Coastal areas are the most productive and economically dominant regions of the world. The high water demand in these regions, however, puts tremendous pressure on their freshwater resources and ecosystems. This leads to problems like seasonal water shortage, saltwater intrusion, and disappearance of wetlands.
Subsurface storage of freshwater in times of surplus (e.g. wet seasons) could be an option to improve the fresh water supply in water-stressed coastal areas. However, conventional aquifer storage and recovery (ASR) approaches often are unsuitable due to their low recovery efficiency in brackish and saline aquifers. Building on national, regional and European research and innovation programs, in the past decade, a set of innovative, practical concepts have been developed for protection, enlargement and utilization of freshwater resources in coastal areas. These concepts combine innovations in water well design and configuration, allowing for advanced groundwater management, and maximum control over freshwater resources. Full-scale pilots in the Netherlands have demonstrated the potential of these concepts to support sustainable freshwater supply in coastal areas, energy reduction, food production, and financial savings. Further pilot projects are currently being implemented in Denmark, Greece and Mexico.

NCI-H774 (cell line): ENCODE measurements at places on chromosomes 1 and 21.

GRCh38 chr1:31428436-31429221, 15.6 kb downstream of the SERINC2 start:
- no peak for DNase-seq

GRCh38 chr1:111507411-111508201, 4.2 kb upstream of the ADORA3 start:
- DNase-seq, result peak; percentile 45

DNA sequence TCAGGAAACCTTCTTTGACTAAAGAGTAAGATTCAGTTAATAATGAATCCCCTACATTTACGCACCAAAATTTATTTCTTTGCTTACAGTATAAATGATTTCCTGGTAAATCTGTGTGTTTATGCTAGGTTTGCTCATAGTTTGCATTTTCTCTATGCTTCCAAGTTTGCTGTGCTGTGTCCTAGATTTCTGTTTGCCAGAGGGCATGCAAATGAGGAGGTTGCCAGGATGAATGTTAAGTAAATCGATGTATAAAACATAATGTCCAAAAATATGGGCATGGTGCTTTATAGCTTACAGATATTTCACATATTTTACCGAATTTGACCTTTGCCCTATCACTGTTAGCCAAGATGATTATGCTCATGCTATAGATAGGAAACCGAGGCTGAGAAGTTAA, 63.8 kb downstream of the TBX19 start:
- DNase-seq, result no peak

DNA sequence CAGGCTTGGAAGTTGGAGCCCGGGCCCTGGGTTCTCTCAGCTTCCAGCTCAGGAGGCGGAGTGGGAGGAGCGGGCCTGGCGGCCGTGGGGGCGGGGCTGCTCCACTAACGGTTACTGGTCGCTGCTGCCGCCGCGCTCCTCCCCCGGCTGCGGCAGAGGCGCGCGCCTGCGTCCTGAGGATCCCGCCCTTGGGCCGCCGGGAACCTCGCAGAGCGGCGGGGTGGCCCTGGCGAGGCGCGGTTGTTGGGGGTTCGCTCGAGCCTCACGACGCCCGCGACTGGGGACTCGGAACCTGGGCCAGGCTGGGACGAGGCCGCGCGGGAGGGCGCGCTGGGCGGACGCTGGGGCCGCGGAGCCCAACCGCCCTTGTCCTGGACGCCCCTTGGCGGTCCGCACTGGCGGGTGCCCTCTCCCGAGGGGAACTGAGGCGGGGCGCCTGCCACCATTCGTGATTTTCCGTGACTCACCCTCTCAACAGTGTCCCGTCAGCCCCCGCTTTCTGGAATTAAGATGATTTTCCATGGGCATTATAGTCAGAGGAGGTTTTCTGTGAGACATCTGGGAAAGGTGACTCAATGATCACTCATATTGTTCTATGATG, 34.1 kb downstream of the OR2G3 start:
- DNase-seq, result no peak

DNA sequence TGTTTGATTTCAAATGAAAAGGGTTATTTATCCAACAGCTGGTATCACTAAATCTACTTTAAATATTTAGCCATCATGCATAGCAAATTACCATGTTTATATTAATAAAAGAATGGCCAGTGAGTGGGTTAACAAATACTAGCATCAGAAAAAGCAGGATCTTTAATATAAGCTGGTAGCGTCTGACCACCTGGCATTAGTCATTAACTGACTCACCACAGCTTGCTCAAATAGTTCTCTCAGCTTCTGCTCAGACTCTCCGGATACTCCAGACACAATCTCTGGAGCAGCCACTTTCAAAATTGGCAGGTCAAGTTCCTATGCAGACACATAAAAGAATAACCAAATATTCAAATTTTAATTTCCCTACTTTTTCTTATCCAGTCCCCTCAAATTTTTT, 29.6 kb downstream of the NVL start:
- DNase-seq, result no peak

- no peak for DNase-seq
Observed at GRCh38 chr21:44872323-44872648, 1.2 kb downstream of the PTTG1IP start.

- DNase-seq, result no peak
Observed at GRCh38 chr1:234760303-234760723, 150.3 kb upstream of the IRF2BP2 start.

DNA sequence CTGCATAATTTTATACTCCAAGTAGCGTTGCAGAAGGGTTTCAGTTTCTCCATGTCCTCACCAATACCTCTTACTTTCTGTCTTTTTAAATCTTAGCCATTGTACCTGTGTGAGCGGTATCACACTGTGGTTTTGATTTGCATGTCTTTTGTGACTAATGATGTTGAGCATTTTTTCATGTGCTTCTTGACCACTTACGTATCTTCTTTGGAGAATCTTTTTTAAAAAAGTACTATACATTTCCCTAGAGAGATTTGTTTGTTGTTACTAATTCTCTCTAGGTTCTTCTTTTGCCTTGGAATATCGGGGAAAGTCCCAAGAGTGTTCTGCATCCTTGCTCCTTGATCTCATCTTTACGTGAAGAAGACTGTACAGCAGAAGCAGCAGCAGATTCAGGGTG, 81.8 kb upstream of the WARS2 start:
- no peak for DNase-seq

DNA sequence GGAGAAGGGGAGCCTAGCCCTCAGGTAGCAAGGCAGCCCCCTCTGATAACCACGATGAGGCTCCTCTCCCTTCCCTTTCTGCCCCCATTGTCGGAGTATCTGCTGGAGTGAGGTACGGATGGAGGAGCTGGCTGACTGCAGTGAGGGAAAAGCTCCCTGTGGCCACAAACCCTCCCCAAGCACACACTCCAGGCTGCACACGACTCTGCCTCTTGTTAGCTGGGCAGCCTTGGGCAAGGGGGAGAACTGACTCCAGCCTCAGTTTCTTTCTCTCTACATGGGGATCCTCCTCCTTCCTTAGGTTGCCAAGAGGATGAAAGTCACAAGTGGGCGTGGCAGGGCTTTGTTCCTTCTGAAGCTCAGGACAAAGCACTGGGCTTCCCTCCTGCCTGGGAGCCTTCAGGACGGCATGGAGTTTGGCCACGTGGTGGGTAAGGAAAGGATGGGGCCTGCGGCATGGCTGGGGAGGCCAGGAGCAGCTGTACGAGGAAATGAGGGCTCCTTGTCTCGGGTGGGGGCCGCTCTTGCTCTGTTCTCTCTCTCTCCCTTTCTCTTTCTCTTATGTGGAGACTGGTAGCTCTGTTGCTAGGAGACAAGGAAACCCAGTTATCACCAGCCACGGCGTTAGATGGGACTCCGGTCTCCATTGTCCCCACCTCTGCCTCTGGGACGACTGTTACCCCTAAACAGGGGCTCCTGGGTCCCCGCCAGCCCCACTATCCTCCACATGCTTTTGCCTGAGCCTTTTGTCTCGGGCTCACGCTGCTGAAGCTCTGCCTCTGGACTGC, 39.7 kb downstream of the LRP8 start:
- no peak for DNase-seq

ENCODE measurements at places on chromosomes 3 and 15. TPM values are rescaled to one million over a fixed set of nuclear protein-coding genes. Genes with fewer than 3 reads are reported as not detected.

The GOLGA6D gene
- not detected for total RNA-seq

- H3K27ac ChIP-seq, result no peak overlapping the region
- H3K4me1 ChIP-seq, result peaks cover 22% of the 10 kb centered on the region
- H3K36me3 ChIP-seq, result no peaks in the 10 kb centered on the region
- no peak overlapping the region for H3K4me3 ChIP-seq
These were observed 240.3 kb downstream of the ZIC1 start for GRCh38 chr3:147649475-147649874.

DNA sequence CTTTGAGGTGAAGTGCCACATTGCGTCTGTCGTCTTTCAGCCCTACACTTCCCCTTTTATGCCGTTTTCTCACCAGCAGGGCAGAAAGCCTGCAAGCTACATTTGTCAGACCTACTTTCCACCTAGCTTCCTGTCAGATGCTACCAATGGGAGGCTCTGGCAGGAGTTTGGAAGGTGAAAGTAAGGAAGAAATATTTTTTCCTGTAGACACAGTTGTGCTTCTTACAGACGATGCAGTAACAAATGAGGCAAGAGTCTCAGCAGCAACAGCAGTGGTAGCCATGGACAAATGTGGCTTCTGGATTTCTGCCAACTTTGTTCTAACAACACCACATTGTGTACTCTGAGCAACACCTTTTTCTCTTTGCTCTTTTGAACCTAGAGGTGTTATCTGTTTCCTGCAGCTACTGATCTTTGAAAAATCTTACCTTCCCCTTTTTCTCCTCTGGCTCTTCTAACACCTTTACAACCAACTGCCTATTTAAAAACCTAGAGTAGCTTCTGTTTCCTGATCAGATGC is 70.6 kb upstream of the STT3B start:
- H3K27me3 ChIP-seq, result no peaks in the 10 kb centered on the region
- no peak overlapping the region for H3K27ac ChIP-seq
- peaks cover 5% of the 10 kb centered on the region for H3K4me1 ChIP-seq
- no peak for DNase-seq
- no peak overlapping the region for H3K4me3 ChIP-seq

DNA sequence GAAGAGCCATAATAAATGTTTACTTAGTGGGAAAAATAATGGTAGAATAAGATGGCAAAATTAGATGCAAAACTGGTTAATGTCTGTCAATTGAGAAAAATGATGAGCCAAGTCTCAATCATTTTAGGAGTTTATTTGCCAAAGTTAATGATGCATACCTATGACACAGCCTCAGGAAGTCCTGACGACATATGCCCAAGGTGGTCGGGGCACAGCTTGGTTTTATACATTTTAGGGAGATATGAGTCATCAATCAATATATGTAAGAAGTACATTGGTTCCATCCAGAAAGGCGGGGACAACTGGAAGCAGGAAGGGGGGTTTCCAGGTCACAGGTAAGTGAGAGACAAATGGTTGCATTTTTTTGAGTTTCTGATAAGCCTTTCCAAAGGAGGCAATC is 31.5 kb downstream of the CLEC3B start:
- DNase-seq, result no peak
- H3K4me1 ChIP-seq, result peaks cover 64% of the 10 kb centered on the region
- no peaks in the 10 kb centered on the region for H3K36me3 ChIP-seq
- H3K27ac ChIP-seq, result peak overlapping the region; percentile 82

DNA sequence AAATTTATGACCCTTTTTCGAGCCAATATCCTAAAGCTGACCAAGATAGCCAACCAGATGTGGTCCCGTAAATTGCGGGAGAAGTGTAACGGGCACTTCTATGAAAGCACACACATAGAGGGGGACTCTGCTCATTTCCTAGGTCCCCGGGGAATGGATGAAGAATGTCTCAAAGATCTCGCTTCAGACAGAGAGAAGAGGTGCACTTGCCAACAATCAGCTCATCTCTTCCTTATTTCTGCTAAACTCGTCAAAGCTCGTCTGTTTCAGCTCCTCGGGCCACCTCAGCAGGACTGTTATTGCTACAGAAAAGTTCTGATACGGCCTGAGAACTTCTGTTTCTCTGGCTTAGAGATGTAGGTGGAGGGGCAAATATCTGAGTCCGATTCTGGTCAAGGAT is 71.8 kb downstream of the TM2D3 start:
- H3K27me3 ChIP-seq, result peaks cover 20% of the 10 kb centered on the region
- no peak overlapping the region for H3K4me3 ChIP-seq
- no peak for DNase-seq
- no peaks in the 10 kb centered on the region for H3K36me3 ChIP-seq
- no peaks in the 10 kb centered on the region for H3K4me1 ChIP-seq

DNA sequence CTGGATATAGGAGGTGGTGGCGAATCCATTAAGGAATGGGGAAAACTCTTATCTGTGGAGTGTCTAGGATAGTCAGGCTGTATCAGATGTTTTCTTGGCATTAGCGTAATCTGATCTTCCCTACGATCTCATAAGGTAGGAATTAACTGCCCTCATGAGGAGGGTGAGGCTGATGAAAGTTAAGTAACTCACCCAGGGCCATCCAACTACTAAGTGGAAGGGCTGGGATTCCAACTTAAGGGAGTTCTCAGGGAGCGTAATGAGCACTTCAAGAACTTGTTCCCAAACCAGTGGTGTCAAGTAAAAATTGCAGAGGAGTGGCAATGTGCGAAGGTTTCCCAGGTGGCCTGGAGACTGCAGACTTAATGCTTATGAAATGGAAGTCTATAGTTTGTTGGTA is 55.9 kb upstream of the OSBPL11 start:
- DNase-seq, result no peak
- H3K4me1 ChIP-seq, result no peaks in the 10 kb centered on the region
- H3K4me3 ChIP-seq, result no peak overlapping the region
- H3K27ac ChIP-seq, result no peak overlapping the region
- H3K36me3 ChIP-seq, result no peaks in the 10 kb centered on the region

Keywords: Water supply, coastal areas, seawater intrusion, salinization, Managed Aquifer Recharge, Aquifer Storage and Recovery
Highlight the specific challenges of securing a sustainable freshwater supply in coastal areas (seawater intrusion, salinization of well fields, limitations of conventional groundwater management applications)
Present solutions to the specific problems of water management in coastal areas supported by data and information about cases studies where these solutions are successfully applied
Discuss how to transfer the benefits of high-tech advanced solutions to low-tech application
The session will begin with a brief introduction to coastal zone hydrogeology, the impact of climate change and groundwater use on the freshwater-saltwater balance, and how SWS are specifically designed for coastal environments. Experts will then share their experiences from different SWS case studies in developed and developing countries. The session will highlight technical aspects but also legal and institutional preconditions for a successful implementation of SWS. This includes data availability, required permits for injection and abstraction, and required skills of professional staff. The audience has the opportunity to discuss costs, benefits and risks of each technology as well as the scope of application from private agricultural production to large scale storage in mega cities.
Moderation: Ramon Brentführer, Michael Eichholz
Maike Groeschke | BGR
Koen Zuurbier | KWR
Jonas Bunsen | Adelphi, Germany
Rahman, M Tauhid Ur | Military Institute of Science and Technology, Bangladesh Development of a Numerical Model in Assessing Groundwater Vulnerability from Saline Water Intrusion in Khulna, Bangladesh (370)